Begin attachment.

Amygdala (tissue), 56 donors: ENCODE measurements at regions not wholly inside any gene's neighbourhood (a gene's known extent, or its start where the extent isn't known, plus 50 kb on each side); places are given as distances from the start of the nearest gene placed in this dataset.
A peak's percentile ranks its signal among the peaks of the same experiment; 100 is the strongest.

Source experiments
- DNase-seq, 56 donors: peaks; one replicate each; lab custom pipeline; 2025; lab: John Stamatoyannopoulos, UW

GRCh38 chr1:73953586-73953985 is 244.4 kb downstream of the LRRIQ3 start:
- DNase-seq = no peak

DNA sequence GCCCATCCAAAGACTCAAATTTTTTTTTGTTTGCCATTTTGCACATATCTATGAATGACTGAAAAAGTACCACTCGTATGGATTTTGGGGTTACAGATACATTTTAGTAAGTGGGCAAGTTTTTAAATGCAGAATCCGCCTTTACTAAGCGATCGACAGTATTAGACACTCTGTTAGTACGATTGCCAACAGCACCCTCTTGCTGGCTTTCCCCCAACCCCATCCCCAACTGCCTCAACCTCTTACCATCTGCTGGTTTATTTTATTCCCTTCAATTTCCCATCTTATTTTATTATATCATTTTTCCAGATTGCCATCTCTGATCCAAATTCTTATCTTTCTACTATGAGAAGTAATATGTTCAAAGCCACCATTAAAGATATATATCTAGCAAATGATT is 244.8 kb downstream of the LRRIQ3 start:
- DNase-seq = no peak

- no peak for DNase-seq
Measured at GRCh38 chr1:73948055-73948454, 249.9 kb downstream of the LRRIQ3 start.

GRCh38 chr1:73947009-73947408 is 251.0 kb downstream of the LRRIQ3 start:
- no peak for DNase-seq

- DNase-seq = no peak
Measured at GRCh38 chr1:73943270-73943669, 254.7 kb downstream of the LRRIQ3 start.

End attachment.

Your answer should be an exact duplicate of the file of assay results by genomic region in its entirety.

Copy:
Amygdala (tissue), 56 donors: ENCODE measurements at regions not wholly inside any gene's neighbourhood (a gene's known extent, or its start where the extent isn't known, plus 50 kb on each side); places are given as distances from the start of the nearest gene placed in this dataset.
A peak's percentile ranks its signal among the peaks of the same experiment; 100 is the strongest.

Source experiments
- DNase-seq, 56 donors: peaks; one replicate each; lab custom pipeline; 2025; lab: John Stamatoyannopoulos, UW

GRCh38 chr1:73953586-73953985 is 244.4 kb downstream of the LRRIQ3 start:
- DNase-seq = no peak

DNA sequence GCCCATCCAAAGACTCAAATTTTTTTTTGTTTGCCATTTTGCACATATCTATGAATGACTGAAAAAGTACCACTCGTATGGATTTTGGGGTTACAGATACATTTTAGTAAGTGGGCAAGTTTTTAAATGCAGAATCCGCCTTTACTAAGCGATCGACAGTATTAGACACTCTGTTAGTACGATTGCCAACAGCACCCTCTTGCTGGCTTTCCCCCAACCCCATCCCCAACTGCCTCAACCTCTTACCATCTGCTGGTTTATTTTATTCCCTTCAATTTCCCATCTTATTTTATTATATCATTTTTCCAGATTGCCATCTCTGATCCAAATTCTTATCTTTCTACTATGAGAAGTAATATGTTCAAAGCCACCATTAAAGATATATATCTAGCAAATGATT is 244.8 kb downstream of the LRRIQ3 start:
- DNase-seq = no peak

- no peak for DNase-seq
Measured at GRCh38 chr1:73948055-73948454, 249.9 kb downstream of the LRRIQ3 start.

GRCh38 chr1:73947009-73947408 is 251.0 kb downstream of the LRRIQ3 start:
- no peak for DNase-seq

- DNase-seq = no peak
Measured at GRCh38 chr1:73943270-73943669, 254.7 kb downstream of the LRRIQ3 start.